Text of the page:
Not Many Billionaires Focused on Commercial Space

Richard Branson and then-Gov. Bill Richardson. (Credit: Douglas Messier)

By Douglas Messier
Parabolic Arc Managing Editor

Forbes has released its annual list of the world’s billionaires. There are a record 1,426 individuals with an aggregate net worth of $5.4 trillion in the world. The table below shows the tiny handful of this group — nine individuals — who are currently or have been previously involved in space projects.

RankNameNet Worth (Billions)AgeNationalityCompany/
Space Project(s)


Jeff Bezos$ CEO, FounderBlue Origin


Larry Page$23.039AmericanGoogle CEO, Co-founderGoogle Lunar X Prize, Planetary Resources
21Sergey Brin$22.839AmericanGoogle Co-founderGoogle Lunar X Prize
53Paul Allen$15.060AmericanMicrosoft Co-founderStratolaunch, SpaceShipOne
SETI array
138Eric Schmidt$8.257AmericanGoogle ChairmanGoogle Lunar X Prize, Planetary Resources
272Richard Branson$4.662BritishVirgin Group CEO, FounderVirgin Galactic
527Elon Musk$2.741AmericanPayPal, Tesla Motors, Solar CitySpaceX
831Guy Laliberte$1.853CanadianCirque du SoleilSpace tourist
1031H. Ross Perot, Jr.$1.454Americancomputer services, real estatePlanetary Resources

The nine individuals are collectively worth $104.7 billion, with the bulk of that worth ($86 billion) coming from four individuals. Only one member of the group — Canadian Guy Laliberte — has been to space, flying to the International Space Station aboard a Russian Soyuz spacecraft in 2009. He is not known to have been involved in any space projects since returning to Earth.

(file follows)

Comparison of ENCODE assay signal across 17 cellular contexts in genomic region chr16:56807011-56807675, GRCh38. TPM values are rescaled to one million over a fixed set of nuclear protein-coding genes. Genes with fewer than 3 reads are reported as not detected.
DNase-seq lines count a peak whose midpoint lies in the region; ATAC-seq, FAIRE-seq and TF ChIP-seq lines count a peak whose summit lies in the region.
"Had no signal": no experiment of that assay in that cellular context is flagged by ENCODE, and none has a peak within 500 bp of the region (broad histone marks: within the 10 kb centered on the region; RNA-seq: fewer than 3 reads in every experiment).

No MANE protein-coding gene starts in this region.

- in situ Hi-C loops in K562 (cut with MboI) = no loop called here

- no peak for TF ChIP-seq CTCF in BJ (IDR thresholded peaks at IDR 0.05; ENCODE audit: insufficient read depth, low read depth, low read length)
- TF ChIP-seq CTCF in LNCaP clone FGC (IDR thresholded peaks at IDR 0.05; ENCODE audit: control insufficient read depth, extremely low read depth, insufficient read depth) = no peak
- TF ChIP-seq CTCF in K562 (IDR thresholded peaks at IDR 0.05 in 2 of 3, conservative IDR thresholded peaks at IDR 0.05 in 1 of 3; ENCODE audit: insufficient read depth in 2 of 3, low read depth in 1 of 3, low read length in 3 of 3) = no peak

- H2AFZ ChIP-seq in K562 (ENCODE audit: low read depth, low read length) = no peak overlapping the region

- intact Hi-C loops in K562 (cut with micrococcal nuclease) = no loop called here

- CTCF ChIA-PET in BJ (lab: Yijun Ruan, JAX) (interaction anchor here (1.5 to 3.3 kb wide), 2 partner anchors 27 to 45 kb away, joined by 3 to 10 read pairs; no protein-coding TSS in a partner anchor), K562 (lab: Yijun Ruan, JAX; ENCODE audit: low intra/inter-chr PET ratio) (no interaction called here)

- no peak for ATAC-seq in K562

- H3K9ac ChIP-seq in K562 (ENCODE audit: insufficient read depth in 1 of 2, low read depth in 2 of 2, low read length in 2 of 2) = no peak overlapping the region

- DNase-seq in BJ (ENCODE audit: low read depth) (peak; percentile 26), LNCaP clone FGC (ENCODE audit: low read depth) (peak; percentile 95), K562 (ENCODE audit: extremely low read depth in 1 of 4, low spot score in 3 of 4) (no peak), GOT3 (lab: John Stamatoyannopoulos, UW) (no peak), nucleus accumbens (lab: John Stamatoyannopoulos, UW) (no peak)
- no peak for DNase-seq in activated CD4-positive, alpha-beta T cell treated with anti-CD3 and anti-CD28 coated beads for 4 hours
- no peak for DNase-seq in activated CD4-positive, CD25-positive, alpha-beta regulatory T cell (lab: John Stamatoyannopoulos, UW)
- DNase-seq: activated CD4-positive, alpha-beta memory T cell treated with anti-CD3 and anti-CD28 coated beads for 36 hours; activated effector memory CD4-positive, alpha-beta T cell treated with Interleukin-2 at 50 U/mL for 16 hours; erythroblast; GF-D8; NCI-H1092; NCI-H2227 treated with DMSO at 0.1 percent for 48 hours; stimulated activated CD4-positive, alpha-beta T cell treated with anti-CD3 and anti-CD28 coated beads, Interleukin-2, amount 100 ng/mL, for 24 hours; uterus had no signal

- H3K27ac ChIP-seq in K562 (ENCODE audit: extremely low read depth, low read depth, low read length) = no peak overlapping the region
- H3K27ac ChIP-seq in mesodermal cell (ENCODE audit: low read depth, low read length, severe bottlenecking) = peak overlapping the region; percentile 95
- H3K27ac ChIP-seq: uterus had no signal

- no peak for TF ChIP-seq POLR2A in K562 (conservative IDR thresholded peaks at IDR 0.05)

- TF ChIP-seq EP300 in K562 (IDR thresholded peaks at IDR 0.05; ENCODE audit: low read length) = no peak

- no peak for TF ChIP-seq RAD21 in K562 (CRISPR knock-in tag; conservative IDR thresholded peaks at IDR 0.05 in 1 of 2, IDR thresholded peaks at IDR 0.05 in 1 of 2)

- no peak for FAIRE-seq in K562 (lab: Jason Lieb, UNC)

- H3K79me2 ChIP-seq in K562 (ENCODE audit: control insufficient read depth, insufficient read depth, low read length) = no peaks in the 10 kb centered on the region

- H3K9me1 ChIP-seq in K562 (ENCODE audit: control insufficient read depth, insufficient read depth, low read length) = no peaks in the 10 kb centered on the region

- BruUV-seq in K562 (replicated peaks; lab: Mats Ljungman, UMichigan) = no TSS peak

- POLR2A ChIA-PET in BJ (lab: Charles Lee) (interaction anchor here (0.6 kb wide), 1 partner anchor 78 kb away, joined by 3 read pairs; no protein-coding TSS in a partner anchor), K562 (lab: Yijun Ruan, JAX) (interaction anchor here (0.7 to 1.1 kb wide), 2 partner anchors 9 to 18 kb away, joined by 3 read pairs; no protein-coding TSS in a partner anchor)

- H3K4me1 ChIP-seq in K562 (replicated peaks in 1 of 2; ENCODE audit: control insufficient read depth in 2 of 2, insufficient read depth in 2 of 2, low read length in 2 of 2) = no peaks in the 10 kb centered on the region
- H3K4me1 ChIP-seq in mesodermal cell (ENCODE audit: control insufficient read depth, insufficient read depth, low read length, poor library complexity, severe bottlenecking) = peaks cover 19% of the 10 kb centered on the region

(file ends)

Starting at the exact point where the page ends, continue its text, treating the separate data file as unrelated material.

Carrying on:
Richard Branson and Elon Musk are the billionaires most prominently connected with space travel in the public’s mind. This is interesting because of the disparity in results between their two companies. SpaceX has launched its Falcon rockets 10 times, with the last seven successfully placing payloads into orbit. Earlier this week, one of the company’s Dragon freighters docked with the International Space Station.

Thus far, Branson’s connection with space has been as much a matter of hype as actual accomplishments. After more than eight years of development, the brash British billionaire hasn’t gotten SpaceShipTwo above 51,000 feet, and never under its own power. That situation is set to change later this year as the suborbital craft begins powered test flights.

After Musk, Microsoft co-founder Paul Allen has been the most successful billionaire space investor. He backed SpaceShipOne, which became the first privately-funded vehicle to reach space in 2004. He subsequently sold the rights to the technology to Branson and donated the the ship to the Smithsonian Institution, managing to turn a profit on his investment.

Allen is now backing an even more ambitious effort, Stratolaunch Systems. The company is building a massive carrier aircraft that will air-launch satellites into space. His primary partner in the venture is Scaled Composites, the same company that built SpaceShipOne.

Jeff Bezos is the most secretive billionaire space investor on the list. Despite becoming much more open over the past year, we still don’t know all that much about Blue Origin, which is developing crewed suborbital and orbital spacecraft. It would be interesting to know how much the project has cost, and how much Bezos has invested personally.

Google Co-founders Larry Page and Sergey Brin and Chairman Eric Schmidt have backed a private race to the moon through the $30 million Google Lunar X Prize. Twenty-three teams around the world are competing to land a rover on the moon and travel 500 meters by the end of 2015 to win the competition.

Page and Schmidt are backing a new venture, Planetary Resources, that aims to mine asteroids for profit. They are joined in that effort by H. Ross Perot, Jr., whose more famous father once ran for President.

Brin has put a $5 million down payment on a future space flight with Space Adventures, the company that has seven seven tourists to ISS. No flight has been scheduled yet.